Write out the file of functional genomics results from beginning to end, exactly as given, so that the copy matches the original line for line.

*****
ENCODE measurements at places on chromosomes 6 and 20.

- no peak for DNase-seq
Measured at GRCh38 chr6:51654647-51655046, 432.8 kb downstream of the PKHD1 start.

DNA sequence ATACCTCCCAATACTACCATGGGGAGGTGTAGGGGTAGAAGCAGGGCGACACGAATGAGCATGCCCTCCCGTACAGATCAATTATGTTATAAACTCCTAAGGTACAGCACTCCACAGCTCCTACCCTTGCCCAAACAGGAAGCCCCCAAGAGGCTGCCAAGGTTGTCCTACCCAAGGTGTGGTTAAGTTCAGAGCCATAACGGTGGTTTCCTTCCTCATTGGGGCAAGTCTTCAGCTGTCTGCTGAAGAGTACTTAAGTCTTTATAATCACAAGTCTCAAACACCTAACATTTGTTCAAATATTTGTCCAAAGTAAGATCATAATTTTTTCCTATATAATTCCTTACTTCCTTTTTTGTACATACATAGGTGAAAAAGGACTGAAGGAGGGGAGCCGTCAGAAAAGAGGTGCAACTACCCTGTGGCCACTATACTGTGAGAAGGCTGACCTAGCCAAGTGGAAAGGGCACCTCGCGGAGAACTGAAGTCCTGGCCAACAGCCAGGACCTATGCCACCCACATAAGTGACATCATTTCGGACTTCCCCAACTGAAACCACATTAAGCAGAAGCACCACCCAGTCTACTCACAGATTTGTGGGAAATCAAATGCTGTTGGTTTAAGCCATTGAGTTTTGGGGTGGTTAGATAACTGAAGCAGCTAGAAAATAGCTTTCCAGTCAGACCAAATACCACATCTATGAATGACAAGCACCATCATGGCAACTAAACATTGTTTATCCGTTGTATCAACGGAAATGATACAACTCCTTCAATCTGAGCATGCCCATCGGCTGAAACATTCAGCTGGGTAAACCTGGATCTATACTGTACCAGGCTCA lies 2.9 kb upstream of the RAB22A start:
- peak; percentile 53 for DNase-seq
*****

ENCODE measurements at places on chromosomes 6 and 20.

- no peak for DNase-seq
Measured at GRCh38 chr6:51654647-51655046, 432.8 kb downstream of the PKHD1 start.

DNA sequence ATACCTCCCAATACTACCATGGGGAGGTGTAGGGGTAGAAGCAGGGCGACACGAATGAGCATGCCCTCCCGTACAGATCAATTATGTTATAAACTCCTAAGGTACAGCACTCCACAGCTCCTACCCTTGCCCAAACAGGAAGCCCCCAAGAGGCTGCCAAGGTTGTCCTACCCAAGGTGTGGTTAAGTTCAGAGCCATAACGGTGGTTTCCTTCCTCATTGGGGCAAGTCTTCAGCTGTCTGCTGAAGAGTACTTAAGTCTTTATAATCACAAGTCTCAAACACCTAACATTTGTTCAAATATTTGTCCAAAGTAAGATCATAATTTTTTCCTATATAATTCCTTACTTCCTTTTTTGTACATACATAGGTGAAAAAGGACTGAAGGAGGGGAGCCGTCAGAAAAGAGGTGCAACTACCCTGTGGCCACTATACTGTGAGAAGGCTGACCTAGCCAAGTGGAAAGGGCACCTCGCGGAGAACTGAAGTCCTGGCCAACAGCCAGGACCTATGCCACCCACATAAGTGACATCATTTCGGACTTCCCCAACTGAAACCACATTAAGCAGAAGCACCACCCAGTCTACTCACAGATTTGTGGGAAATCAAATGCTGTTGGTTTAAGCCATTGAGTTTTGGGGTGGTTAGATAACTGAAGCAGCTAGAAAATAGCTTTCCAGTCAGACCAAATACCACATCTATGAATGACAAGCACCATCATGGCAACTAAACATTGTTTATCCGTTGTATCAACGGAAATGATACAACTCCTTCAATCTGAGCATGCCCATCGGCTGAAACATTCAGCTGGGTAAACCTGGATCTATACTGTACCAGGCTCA lies 2.9 kb upstream of the RAB22A start:
- peak; percentile 53 for DNase-seq